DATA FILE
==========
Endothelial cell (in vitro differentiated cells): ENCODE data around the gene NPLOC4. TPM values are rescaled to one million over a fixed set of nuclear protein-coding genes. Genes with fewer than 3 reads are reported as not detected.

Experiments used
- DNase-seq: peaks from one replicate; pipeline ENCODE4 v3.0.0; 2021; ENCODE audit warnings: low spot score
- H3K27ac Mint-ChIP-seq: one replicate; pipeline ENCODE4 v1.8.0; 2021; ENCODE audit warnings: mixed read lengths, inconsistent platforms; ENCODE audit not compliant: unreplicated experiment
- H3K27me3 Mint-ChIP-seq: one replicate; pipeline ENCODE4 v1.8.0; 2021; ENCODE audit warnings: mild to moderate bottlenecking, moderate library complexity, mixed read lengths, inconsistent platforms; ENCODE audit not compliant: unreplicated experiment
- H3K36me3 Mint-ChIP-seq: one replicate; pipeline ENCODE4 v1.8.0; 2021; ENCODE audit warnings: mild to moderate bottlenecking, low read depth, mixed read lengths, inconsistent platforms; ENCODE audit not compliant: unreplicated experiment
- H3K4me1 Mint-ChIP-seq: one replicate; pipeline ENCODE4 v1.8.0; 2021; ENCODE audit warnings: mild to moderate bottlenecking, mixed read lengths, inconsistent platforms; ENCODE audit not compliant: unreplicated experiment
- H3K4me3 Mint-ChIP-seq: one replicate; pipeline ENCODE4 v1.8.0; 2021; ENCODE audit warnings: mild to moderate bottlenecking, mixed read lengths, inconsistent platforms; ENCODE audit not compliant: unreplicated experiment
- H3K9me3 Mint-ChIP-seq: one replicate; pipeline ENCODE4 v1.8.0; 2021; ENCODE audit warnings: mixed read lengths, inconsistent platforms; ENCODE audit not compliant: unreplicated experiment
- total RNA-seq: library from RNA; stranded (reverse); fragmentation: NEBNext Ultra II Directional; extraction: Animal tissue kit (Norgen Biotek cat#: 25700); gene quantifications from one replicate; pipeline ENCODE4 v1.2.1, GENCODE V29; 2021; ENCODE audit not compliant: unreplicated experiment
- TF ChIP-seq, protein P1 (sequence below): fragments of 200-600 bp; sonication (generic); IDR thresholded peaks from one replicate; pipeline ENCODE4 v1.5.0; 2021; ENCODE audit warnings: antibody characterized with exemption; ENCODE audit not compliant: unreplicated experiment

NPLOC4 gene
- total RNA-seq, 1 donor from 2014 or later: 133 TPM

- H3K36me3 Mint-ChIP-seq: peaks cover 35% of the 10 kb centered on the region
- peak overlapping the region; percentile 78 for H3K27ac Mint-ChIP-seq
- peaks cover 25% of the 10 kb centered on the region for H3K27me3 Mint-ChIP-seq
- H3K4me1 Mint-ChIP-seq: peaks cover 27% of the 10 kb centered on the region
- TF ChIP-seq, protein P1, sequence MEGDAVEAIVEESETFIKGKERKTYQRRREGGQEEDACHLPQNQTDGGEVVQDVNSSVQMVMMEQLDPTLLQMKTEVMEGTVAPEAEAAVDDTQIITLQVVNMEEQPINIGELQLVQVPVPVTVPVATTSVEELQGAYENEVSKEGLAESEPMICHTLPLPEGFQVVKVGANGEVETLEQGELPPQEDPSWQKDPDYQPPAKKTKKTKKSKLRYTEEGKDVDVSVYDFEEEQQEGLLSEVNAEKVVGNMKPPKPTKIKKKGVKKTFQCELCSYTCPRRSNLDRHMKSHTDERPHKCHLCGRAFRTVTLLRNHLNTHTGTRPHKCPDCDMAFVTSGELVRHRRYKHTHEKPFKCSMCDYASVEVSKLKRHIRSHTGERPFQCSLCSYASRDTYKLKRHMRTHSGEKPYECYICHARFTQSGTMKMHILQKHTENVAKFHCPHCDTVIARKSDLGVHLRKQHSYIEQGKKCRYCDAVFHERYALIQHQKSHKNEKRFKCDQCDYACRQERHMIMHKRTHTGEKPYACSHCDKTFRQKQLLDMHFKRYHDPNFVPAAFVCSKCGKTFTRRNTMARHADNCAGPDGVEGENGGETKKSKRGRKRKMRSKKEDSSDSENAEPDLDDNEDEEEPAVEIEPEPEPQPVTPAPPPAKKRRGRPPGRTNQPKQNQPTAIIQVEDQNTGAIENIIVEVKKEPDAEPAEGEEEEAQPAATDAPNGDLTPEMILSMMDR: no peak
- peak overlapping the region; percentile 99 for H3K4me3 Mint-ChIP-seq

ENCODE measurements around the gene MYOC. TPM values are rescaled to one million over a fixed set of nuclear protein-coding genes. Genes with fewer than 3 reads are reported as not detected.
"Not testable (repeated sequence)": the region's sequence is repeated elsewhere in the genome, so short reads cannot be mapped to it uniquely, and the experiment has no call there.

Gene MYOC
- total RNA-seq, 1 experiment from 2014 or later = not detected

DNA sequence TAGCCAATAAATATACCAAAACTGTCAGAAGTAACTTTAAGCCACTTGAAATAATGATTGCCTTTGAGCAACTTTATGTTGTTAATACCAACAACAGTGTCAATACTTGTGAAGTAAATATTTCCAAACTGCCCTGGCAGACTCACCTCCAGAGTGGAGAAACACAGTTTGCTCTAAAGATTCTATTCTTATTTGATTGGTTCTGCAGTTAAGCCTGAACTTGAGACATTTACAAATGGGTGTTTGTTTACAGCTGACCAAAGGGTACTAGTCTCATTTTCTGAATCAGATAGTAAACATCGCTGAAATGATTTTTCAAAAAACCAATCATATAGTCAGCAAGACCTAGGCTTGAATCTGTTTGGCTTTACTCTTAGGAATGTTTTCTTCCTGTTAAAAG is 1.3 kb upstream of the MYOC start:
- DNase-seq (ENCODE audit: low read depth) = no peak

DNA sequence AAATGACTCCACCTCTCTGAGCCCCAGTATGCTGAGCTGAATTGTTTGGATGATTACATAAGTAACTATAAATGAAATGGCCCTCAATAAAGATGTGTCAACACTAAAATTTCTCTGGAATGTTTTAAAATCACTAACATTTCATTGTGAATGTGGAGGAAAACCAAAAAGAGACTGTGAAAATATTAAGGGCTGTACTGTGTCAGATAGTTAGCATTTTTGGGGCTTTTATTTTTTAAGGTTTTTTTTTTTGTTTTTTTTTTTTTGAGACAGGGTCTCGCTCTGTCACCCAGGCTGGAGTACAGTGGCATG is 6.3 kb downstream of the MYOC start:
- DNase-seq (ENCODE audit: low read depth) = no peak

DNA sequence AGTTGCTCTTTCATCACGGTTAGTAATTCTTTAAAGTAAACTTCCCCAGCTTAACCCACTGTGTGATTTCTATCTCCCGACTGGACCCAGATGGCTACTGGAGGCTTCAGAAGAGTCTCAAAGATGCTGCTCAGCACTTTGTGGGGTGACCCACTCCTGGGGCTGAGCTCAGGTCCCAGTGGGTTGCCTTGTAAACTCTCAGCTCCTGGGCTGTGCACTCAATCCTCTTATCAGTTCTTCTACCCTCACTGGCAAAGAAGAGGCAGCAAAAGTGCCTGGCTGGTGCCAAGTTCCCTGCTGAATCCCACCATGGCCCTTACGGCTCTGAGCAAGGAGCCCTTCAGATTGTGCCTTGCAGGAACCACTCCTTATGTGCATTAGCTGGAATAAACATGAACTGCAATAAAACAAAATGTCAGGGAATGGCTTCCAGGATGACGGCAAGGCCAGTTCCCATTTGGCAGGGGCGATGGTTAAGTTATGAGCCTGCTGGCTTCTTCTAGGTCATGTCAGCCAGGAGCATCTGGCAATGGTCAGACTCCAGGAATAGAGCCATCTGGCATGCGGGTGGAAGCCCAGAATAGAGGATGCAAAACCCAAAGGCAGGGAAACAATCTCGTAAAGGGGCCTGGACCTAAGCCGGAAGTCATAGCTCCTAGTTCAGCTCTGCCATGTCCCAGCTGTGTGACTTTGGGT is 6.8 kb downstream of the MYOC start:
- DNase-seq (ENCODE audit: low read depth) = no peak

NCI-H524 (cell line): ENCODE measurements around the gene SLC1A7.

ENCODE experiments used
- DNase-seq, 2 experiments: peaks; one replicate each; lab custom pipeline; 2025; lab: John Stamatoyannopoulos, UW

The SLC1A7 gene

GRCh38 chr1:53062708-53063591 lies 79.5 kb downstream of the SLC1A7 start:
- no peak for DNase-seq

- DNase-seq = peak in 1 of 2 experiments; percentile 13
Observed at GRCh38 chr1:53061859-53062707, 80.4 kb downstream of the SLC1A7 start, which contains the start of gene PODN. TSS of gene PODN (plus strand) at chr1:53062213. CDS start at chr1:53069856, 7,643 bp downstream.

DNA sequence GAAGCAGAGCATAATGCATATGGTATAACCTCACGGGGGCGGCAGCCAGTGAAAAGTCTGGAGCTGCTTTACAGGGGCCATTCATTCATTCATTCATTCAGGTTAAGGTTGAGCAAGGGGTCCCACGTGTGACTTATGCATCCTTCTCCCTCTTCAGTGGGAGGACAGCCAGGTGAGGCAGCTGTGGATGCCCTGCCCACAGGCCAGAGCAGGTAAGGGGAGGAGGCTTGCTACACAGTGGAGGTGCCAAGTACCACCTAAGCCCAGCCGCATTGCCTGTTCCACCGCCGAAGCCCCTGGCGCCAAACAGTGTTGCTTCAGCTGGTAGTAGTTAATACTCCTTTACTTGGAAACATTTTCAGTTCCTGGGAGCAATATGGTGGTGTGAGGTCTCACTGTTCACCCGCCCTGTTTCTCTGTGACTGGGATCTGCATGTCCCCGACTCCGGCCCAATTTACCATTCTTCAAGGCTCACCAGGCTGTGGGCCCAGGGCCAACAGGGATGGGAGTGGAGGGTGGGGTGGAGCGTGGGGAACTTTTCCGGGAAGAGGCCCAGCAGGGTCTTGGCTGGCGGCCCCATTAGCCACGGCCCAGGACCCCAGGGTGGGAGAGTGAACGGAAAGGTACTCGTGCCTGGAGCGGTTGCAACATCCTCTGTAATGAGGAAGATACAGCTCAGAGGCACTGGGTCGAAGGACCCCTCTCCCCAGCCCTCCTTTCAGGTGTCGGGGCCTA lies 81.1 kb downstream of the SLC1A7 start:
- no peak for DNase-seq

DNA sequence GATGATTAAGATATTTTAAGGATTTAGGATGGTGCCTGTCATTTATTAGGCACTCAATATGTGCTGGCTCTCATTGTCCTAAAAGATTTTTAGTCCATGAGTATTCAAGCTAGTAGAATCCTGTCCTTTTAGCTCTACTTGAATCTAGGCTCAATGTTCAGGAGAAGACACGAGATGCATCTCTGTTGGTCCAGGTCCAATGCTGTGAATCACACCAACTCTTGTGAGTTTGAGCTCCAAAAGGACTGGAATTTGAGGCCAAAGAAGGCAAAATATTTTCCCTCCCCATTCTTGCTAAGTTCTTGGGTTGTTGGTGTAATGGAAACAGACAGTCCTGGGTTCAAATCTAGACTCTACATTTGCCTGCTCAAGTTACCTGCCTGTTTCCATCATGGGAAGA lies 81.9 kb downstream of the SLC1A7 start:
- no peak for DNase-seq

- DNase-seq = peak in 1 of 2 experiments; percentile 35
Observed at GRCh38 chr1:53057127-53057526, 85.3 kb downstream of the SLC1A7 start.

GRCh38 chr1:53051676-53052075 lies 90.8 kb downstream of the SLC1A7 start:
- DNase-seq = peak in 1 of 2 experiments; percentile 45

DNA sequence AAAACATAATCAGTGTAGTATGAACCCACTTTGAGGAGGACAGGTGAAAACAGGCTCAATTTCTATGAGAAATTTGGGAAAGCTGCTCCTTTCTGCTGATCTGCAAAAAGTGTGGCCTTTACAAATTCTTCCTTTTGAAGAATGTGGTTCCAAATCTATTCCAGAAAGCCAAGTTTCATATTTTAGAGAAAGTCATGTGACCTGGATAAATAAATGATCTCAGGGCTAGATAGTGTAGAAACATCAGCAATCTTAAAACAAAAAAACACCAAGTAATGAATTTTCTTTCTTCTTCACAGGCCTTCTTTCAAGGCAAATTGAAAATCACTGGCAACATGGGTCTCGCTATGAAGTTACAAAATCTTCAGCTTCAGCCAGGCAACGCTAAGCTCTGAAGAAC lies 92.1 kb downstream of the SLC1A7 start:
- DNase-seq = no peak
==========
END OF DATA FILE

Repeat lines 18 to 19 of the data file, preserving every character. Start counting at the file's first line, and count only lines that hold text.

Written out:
- TF ChIP-seq, protein P1, sequence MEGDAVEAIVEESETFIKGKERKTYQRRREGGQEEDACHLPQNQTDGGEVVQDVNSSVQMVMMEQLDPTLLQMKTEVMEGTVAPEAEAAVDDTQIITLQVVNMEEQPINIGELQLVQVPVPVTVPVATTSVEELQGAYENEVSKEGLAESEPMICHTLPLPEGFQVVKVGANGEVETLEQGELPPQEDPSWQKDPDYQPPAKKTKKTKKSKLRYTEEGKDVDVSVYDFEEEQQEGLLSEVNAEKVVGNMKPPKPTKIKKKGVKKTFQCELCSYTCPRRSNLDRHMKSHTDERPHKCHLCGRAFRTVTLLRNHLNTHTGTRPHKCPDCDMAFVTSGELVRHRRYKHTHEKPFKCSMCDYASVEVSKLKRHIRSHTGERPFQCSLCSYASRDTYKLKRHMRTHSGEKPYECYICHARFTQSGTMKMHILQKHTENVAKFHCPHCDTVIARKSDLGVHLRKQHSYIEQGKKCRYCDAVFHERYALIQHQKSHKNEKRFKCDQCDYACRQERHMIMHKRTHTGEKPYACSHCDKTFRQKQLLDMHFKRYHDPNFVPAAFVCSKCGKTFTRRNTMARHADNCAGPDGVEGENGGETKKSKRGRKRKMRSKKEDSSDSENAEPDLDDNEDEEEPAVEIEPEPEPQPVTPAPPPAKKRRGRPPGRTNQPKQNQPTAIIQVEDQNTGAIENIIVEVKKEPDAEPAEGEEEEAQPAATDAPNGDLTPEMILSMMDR: no peak
- peak overlapping the region; percentile 99 for H3K4me3 Mint-ChIP-seq